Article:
What is Your Greatest Barrier?
Have you ever considered that your greatest barrier might be you?
A morning run is the basis of the story. No, I am not trying to turn you into a runner, though running is a great way to burn calories.
This story is meant to give you an image of how the very thing that can be your greatest barrier can also create your breakthrough.
Replace this story with any instance or circumstance in your life where your greatest barrier, your mind, is getting in your way.
When You are Your Barrier
A check of the weekend weather made me cringe. The Saturday forecast was showing a bitterly cold nineteen degrees.
My face expressed my discomfort.
Therefore, running nine miles in the cold was not pleasing to me.
Instead of getting up and out, I lie in the bed thinking of all the reasons why I should stay there.
First off, there may be people in the world who welcome the cold. I am not one of those people. I find the cold unbearably uncomfortable. To say I am not a fan of the cold is an understatement.
Secondly, I had not run nine miles in over a year. The week prior I had only run seven miles. So making a two mile jump made me a little leery of my plans. Uncertainty flooded my thoughts.
Lastly, that week at work had kicked my behind. I heard my name all day all week. “Pam, I need your help, we have a request that is due tomorrow, when do you think you will be done with that?” It was insane! Tired is what I was.
Lying there, I considered pushing the run to the next day – or even Monday!
What was really happening?
Recognize What You are Doing
While reading, you probably recognized what I was doing in that moment.
As I nuzzled under the covers to keep warm, I recognized all I was doing was making excuses. In fact, I had become my greatest barrier.
This is why I say it is important that we be mindful and honest with ourselves. It is easy to blame something (weather, uncertainty, tiredness) or someone for what is or is not happening to us and for us.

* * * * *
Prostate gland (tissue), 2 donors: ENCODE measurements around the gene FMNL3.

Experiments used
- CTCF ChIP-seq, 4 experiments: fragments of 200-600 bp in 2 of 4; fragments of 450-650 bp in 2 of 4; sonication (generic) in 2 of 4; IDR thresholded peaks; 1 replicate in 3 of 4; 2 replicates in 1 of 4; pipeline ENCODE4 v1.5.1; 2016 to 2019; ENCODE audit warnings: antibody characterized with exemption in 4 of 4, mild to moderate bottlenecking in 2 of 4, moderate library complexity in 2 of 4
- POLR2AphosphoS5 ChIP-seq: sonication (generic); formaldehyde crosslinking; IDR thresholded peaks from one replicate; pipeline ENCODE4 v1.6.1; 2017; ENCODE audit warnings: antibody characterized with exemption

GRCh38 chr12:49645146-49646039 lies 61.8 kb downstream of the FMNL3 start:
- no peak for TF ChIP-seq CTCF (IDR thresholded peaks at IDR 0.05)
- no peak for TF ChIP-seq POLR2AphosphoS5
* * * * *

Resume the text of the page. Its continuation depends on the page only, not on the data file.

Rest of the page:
The thing is that we have no control over others. We only have control over ourselves. Be sure to understand and recognize that.
Take inventory of yourself. Is it you and your thoughts holding you back?
Ask yourself what responsibility you have in what is going on with you, then take action.
In Spite of Make Your Move
Getting out of the house was laborious, but much like I was talking myself out of that run, I also talked myself into getting my butt out the door.
See, there you have it. My thoughts (excuses) were about to keep me in the bed – keep me from something – but after recognizing I was making excuses, I made my move.
It started by taking the step of getting out of the bed, then readying myself for the run.
Whatever your circumstance may be – discomfort, uncertainty, fear, stress, whatever – after recognizing what is happening, take action.
Take a step, make a phone call, send an email, or open a book. Whatever the first thing is that will get you unstuck, do it. That is how you make your move in spite of whatever you are going through.
Push Through Barriers
Turning into the last .6 miles, I ran smack dab into wind, and a hill.
Isn't that how life goes sometimes? Challenges show up right when you feel comfortable, confident, or capable.
To fight through the wind and make it up the hill, I leaned forward. I could only imagine what I looked like. Anyone looking out their window would have come to the conclusion that I was struggling.
That is not how I saw the situation.
To anyone looking at me I would have said, “To you it looks like I am struggling, but this is what I know. On the other side of that hill is not only home, but also accomplishment. I refuse to let my mind tell me I can't do this.”
Don't turn your mind into the barrier that avoids barriers – your challenges, hard times, and uncertainty. Push through your barriers.
Remain Committed and Consistent
After returning home and performing my stretches, I looked at the results of my run on my phone.
During the course of the run my pace got faster and faster. That is to say, the longer I ran the stronger I got.
It is consistency and my commitment to running at least three times per week that made me stronger.
Anything you do for the first time or that is not comfortable, you will start out slowly or on edge. You will grow each time you take action.
Therefore remain committed and consistent. Those are the requirements for getting stronger, more confident, and better.
Most of all, commit to not being your own greatest barrier. Rather than using your mind as a barrier, use your mind for your breakthrough.
How about you, in what ways are you being your own barrier? Share in the post comments.